How to Do a Project-wide Search & Replace in Doom Emacs
This is a guide on how to do a project-wide text search and replace operation using Doom Emacs and all its preinstalled packages and keybindings.
Earlier this week I went looking for “how to search and replace in a whole project” in Emacs. I knew had Doom Emacs set up with evil turned on by default, and I knew to use
SPC s p to launch a project text search. What was next…?
Today, I’m documenting the process so that I won’t forget again. Hopefully it’ll help someone out there too.
- for ivy module users
SPC s p foo C-c C-e :%s/foo/bar/g RET Z Z
- for vertico module users
SPC s p foo C-; E C-c C-p :%s/foo/bar/g RET Z Z
Entering those keys will replace “foo” with “bar” in your whole project. Magic!
Not sure if you’re using ivy or vertico? If you set up Doom Emacs after, you’re probably using vertico. Otherwise, probably ivy. Check your
init.elfile to see which is active1
The Long Explanation
- Make sure you’re in the right project and all your open buffers/files are saved. If you’re making a large change, maybe a
git commitwould give you a little extra insurance.
SPC s pto launch the project search. This is what you would normally use to search strings or regular expressions2 within your project. I’ve set
ivy-more-chars-alistto not return any results until at least 3 characters have been entered3, otherwise counsel can be a little overzealous in returning results.
- Type in a search string or regular expression,
fooin this example, to get some results. This doesn’t have to be exactly what you want to replace; it just needs to be specific enough to get the right results into view.
- This step depends on which completion engine you’ve set up for Doom.
- for ivy users1
C-c C-eto transform the search results into a wgrep or writable grep buffer. This calls
+ivy/woccur, which is equivalent to pressing
C-c C-o C-c C-p(i.e.
ivy-occurfor turning ivy results into a buffer and
wgrep-change-to-wgrep-modeto make it writable).
embark-export, which exports what you’re looking at into a new buffer. Embark is smart enough to know that you’re looking at grep search results, so it will export to a new buffer in
C-c C-pto run
wgrep-change-to-wgrep-modeto make the search results writable.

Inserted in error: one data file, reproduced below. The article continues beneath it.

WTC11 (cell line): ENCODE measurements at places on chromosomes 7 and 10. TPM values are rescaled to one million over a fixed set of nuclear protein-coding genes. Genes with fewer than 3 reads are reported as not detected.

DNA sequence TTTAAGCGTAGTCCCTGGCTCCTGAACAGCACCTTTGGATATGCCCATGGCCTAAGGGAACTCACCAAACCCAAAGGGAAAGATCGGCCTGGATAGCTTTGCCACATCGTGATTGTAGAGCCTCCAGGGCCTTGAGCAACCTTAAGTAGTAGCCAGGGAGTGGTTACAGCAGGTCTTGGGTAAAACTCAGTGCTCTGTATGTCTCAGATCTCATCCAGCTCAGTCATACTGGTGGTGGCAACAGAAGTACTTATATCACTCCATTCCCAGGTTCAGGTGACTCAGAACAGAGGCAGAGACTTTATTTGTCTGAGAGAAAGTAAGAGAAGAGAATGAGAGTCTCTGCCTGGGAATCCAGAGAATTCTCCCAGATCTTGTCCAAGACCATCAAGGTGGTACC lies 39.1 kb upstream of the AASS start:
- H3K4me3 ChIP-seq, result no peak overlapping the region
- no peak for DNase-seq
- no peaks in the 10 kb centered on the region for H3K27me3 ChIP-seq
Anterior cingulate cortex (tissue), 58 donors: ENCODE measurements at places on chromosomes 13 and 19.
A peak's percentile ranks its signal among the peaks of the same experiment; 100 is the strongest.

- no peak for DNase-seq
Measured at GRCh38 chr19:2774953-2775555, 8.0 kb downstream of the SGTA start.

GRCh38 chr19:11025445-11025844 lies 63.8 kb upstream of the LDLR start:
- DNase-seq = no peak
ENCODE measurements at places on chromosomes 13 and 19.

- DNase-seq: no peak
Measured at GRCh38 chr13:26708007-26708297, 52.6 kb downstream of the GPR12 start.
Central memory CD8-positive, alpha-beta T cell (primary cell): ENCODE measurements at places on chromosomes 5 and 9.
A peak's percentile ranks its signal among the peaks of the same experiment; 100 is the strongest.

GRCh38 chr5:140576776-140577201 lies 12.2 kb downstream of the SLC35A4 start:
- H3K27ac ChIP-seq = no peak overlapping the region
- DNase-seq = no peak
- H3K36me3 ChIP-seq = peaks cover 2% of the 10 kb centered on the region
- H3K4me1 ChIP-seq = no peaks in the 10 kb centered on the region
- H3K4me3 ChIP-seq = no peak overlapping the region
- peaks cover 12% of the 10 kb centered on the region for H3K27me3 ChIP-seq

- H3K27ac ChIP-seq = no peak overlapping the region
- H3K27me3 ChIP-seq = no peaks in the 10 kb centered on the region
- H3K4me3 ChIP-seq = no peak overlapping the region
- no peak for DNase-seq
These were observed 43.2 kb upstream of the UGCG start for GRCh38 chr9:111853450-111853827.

- for ivy users1
Use your preferred method of search and replace in a single file. Doom relies heavily on evil’s vim emulation, so the smoothest option for me was to type
:%s/foo/bar/gto preview the changes and hitting
You can also edit the buffer manually using any technique you want.
C-M-%to do a regular Emacs query replace? Sure.
C-vto do a rectangle/visual block edit? Go for it.
g z zfor evil-mc multiple cursors? No worries—just be careful of the readonly region of filenames on the left.
At this stage nothing has been written to the files yet, so you can still undo easily. Go through all the lines in the search results to check if the changes are as expected.
You can also
SPC : wgrepor
M-x wgrepto look at the other advanced wgrep actions.
Z Zto write all the changes to their respective files, or
Z Qto abort the search and replace.
This post was originally written back when ivy was still the default completion engine used by Doom Emacs. However, since this commit on , new users of Doom will be using the vertico completion stack. Existing users upgrading to the current version of Doom will keep using Ivy.
How can you tell if you’re using Ivy or vertico? Have a look at your
init.el file in your Doom config to check if
vertico are present and uncommented. Whichever one is uncommented is the one you’re using.
Just a reminder that Emacs has its own idiosyncratic version of regular expressions. It’s weird, I know.
I have this in my
config.el to set the minimum characters to 3 before a search is fired. You can customize the threshold individually for each of the commands.
(after! ivy (setq ivy-more-chars-alist '((counsel-grep . 3) (counsel-rg . 3) (counsel-search . 3) (t . 3))))